From here I’m mainly going to let my pictures do the talking, but I’ve included a bit of context where I feel its needed. For any of the “Mosaic” pictures you can click on the image for an enlargement.

Port-of-Spain from Diego Martin

The Asa Wright Nature Centre in the north of Trinidad has been recognised as a bird watching haven since the 1960s. With over 400 species of birds, it is amongst the most biodiverse parts of the Caribbean. The center was previously two large coco estates incorporating large stretches of rainforest, which are now re-naturalised. We spent a day here, guided through the rainforest and enjoying watching birds from the veranda.

Copper-rumped Hummingbird
White Chested Emerald Hummingbird
Bananaquits and Honeycreepers at one of the nectar feeders

The Caroni Swamp is an area of mangrove on the west coast of Trinidad, facing Venezuela. We took a guided boat tour of these wetlands of whilst we were visiting the centre and south of the island.


Flamingos in flight, a new visitor to the Caroni Swamp.
Trinidad’s national bird, the Scarlet Ibis.
Trinidad’s North Coast
Maracas Beach, Easter Monday.

Transfer to Tobago

Arrival in Tobago
Store Bay beach, high surf

Pigeon Point for the classic Caribbean beach and blue waters.

A speedboat tour of the North coast of Tobago included a visit to the nylon pool offshore sandbar with its warm shallow waters.

Frankie’s Boat Tour

We also took a road tour of Tobago with an excellent local guide, Kenny; visiting more of the historical and cultural sites including a fantastic meal at the gorgeously located Gemma’s Kitchen.


A Trinidad Motmot eating a Doctor Snake
Argyll falls, SE Tobago

Seeing a pod of dolphins pass meters in front of the hotel just as the sun was setting was one of the highlights of the holiday. Sadly I didn’t have a telephoto lens to do them justice, but it was truly magical.

Heading home.

The last view of Tobago
Stunning sunset from the plane.

I hope you enjoyed these pictures folks. More updates over the next few months if exams don’t get the better of me!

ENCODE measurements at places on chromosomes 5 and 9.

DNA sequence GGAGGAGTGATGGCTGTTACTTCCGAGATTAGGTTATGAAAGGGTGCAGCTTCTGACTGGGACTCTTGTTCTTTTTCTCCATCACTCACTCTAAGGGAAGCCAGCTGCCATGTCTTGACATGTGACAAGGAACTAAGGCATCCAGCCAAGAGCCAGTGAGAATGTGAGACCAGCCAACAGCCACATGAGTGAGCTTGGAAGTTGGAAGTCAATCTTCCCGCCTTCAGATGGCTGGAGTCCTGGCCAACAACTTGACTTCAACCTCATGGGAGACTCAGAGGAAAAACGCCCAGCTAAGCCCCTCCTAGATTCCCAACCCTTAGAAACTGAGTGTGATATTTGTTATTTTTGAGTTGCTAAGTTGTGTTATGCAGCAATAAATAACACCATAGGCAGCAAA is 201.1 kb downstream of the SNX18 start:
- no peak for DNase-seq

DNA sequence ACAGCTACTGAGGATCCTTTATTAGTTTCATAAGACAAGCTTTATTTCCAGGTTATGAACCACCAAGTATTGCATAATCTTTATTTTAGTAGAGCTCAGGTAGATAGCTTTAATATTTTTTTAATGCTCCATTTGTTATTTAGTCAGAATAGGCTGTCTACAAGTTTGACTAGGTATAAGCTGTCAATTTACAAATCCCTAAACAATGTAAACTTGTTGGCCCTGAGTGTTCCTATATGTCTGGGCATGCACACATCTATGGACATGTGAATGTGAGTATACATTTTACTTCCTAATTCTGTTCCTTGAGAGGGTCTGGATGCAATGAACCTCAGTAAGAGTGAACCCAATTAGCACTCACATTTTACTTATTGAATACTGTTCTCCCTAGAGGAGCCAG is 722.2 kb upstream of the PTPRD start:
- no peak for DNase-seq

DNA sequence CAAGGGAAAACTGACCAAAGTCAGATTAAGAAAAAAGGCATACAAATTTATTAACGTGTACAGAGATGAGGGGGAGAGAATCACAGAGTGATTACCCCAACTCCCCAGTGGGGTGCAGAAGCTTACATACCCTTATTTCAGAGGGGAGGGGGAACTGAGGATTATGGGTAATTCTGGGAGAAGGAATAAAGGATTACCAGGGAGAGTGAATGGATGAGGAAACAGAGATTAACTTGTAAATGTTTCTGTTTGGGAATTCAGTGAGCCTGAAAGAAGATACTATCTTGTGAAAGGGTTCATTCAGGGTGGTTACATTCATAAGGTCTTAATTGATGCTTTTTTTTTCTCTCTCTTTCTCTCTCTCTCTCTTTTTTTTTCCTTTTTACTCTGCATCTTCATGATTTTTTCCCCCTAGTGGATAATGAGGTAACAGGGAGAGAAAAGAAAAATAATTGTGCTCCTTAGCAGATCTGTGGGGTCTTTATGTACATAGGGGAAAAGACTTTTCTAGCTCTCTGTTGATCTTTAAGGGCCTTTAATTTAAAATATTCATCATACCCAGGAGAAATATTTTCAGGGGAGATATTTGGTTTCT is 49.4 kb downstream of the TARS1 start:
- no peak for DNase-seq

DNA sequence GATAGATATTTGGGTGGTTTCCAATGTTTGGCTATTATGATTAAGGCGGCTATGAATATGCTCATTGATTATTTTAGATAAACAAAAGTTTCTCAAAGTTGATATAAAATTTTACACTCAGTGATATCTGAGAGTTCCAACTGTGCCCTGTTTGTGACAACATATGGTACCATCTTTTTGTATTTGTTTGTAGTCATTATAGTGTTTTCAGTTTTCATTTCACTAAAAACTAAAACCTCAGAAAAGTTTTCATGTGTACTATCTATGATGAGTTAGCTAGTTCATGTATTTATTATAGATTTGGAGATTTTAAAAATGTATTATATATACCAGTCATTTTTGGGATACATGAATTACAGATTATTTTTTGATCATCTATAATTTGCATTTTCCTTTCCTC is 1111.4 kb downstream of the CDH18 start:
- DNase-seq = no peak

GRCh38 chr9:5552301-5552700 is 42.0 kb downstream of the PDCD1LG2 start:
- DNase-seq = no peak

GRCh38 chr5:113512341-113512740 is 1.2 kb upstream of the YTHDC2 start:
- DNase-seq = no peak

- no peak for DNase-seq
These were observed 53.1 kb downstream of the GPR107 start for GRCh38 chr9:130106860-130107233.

Winter in the Langdales

View from the Pod

As a special treat to myself, I took a days annual leave on my birthday and headed off to the lakes with Richard in tow this weekend for a few days walking and enjoying the scenery. The Langdale valley was spectacular as usual so I’m mainly going to let the pictures do the talking for me!

The Band, dawn Sunday
Cumbrian Way
Neolithic Rock Art, Langdale Head
Harrison Stickle from the lower slopes of Lingmoor
Sunset over Crinkle Crags and Bow Fell

Walking up the Langdale Pikes, Monday


All in all another much needed and beautiful weekend away in the Lakes. Its exciting to think its now only 6 weeks until I head off to Trinidad for a two week holiday – my next post will be rather more summery I think!


Good riddance 2016!


Was that really taken yesterday? I can’t quite believe that it was taken right in the middle of winter on one of the shortest days of the year. 2016 was dark and gloomy for a lot of people, myself included, so after working most of the festive season I’m glad to have started 2017 full of sunshine – literally and metaphorically!

I’d spotted earlier that the forecast for this week of January suggested 48hrs of good weather and tempted by a youth hostels association 25% discount booked a very last minute overnight stay in the Lake District National Park.  Richard and I set off at the crack of dawn from Sheffield for an afternoons walking in the northern fells hoping the forecast would hold and boy were we lucky!


Picking Skiddaw, one of the lakeland 3000 footers as what looked like a good sized hill for a half days walk we set off at midday with some trepidation as to whether we would need to turn back before we lost daylight but moving reasonably gently by our standards made it to the summit and back again in about 3 1/2 hrs on a nice loop walk with plenty of light to spare.


Whilst Skiddaw itself is not the most interesting mountain the lakes, the views were spectacular and we got to see ravens feeding at the peak.

Up on the summit we briefly passed above the snow-line. Despite the minus temperatures it wasn’t windy so it was actually surprisingly pleasant, and we hung around so I could take a few snaps of Blencathra and the views over to Galloway.



We got back to the car just as the sun was setting so decided to head down the valley to the stone circle at Castlerigg.



After a spectacular sunset we drove south to Grasmere (home of Wordsworth for you english scholars out there) where were we’d managed to get YHA accommodation at a bargain £10 per person per night. We then headed down to Tweedies, a lovely restaurant and bar in the village for our evening meal. It was a victim of its own success and was completely packed but we had a fantastic meal there yet again.

The next morning we decided to squeeze in another walk so feeling a little weary of legs took a gentle stroll around Grasmere Lake and watched what seemed about half the British air force fly up the valley in a variety of planes – they were out enjoying the good weather too it would seem!



Although exams are on the horizon and work has started for them for the sake of my happiness and my health I’m treating myself to more weekends away outdoors this year – how’s that for a new years resolution?